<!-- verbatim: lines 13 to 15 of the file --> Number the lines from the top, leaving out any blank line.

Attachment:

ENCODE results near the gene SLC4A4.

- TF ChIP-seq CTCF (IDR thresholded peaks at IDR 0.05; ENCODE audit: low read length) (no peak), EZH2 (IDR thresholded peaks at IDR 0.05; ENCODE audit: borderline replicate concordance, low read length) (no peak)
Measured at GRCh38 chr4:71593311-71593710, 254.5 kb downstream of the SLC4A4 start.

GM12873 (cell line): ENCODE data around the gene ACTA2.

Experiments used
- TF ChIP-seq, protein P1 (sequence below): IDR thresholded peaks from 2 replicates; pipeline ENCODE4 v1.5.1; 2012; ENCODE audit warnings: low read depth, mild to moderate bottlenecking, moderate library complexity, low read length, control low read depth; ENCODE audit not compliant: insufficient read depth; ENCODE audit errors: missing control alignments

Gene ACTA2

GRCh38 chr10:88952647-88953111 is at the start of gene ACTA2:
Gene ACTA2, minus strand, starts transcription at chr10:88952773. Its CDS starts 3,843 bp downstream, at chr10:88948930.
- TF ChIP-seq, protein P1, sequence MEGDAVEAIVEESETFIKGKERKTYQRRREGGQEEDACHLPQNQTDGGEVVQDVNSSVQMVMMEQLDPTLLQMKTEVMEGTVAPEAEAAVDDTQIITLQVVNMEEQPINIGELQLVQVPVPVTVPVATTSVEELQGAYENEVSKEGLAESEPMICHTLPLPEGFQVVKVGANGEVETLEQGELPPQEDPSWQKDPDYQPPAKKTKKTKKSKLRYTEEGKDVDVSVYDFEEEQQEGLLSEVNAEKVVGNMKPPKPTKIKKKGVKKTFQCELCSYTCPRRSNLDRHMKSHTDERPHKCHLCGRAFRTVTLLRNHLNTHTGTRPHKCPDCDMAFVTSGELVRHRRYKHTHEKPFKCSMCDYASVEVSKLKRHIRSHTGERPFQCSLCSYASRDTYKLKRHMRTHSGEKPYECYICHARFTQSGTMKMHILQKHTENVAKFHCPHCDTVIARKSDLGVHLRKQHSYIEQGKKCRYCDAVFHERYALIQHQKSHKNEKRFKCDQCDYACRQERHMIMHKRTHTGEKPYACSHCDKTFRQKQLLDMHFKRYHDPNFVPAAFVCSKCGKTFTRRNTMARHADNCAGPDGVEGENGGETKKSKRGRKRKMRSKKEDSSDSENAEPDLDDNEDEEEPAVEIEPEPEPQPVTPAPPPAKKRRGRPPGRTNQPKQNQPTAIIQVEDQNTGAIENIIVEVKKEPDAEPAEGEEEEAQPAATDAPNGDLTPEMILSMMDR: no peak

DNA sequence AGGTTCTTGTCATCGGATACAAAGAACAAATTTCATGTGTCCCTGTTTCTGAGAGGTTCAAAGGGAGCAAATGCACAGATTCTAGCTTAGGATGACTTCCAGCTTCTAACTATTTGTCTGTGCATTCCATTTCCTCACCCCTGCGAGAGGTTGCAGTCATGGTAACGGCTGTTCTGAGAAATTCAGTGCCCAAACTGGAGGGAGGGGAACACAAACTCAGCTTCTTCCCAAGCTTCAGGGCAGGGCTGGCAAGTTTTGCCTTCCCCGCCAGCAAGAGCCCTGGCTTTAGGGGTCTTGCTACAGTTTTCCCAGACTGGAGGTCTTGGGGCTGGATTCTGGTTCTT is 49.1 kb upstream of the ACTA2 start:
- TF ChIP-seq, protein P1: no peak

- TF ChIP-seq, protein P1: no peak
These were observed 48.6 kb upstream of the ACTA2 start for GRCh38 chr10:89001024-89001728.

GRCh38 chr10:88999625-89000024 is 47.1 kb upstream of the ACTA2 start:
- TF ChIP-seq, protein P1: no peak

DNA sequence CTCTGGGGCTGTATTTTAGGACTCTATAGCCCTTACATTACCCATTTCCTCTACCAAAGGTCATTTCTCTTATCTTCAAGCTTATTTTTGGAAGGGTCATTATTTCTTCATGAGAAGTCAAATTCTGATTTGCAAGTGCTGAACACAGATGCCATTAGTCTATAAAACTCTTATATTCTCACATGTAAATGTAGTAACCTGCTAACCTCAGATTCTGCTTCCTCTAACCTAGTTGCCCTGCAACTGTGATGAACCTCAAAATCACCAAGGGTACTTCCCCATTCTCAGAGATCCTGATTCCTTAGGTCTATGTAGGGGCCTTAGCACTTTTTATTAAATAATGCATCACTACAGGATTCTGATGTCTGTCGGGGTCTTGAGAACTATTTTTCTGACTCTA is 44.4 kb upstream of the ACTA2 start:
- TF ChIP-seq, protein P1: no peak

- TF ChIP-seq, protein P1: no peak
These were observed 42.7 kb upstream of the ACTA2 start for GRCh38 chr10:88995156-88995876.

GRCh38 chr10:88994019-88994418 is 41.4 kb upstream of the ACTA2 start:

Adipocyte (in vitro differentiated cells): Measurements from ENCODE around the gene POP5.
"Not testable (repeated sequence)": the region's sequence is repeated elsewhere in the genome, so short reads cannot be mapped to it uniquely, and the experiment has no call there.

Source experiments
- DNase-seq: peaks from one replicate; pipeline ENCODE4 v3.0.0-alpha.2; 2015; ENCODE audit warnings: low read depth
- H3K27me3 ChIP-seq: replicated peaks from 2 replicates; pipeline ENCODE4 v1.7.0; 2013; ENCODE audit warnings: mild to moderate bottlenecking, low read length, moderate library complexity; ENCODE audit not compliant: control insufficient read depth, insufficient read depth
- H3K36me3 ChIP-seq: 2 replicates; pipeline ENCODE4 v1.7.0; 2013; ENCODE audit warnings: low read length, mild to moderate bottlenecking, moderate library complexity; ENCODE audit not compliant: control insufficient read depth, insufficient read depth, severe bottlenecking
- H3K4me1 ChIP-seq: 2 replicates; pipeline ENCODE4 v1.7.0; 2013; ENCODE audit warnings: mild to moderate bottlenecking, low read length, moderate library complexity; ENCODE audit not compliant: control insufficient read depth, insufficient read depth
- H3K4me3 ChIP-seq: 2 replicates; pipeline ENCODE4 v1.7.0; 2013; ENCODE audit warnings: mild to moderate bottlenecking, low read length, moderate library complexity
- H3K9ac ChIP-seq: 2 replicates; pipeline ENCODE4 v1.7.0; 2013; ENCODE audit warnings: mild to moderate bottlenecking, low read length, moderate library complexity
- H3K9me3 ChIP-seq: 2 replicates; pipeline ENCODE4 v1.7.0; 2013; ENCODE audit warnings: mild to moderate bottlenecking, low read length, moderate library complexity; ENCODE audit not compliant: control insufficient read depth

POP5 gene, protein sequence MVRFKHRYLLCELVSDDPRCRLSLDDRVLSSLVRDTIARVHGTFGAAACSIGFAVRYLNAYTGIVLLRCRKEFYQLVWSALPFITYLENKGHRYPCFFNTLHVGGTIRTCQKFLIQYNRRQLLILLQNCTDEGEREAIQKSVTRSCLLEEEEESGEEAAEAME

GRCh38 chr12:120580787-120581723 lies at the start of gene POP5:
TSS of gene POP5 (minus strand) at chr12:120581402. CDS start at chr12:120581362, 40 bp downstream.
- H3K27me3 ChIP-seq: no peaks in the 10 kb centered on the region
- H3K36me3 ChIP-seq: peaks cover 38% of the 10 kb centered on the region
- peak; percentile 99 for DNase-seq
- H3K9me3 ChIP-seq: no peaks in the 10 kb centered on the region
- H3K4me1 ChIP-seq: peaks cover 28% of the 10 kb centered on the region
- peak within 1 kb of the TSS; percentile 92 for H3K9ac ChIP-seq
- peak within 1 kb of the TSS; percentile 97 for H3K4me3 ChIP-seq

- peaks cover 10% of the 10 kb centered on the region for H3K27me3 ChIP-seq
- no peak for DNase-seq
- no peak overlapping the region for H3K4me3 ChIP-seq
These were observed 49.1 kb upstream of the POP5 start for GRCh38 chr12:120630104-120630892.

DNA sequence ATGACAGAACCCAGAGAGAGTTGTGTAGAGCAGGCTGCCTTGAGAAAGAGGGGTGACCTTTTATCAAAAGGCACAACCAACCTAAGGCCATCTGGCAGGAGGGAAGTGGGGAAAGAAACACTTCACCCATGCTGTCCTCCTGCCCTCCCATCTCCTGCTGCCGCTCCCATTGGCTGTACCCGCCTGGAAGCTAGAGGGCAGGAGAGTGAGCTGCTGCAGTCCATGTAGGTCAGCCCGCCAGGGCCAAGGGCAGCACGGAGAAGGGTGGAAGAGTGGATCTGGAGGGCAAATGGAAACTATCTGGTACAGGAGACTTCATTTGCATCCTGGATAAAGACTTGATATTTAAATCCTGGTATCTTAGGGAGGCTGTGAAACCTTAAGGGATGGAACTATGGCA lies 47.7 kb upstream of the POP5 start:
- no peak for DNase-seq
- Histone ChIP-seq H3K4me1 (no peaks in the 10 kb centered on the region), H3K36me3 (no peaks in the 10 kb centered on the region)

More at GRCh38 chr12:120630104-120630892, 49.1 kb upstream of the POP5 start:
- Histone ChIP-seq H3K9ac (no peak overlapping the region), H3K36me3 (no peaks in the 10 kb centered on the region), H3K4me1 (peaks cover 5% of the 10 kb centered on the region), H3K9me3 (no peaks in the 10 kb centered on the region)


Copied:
- TF ChIP-seq, protein P1: no peak
These were observed 48.6 kb upstream of the ACTA2 start for GRCh38 chr10:89001024-89001728.

GRCh38 chr10:88999625-89000024 is 47.1 kb upstream of the ACTA2 start: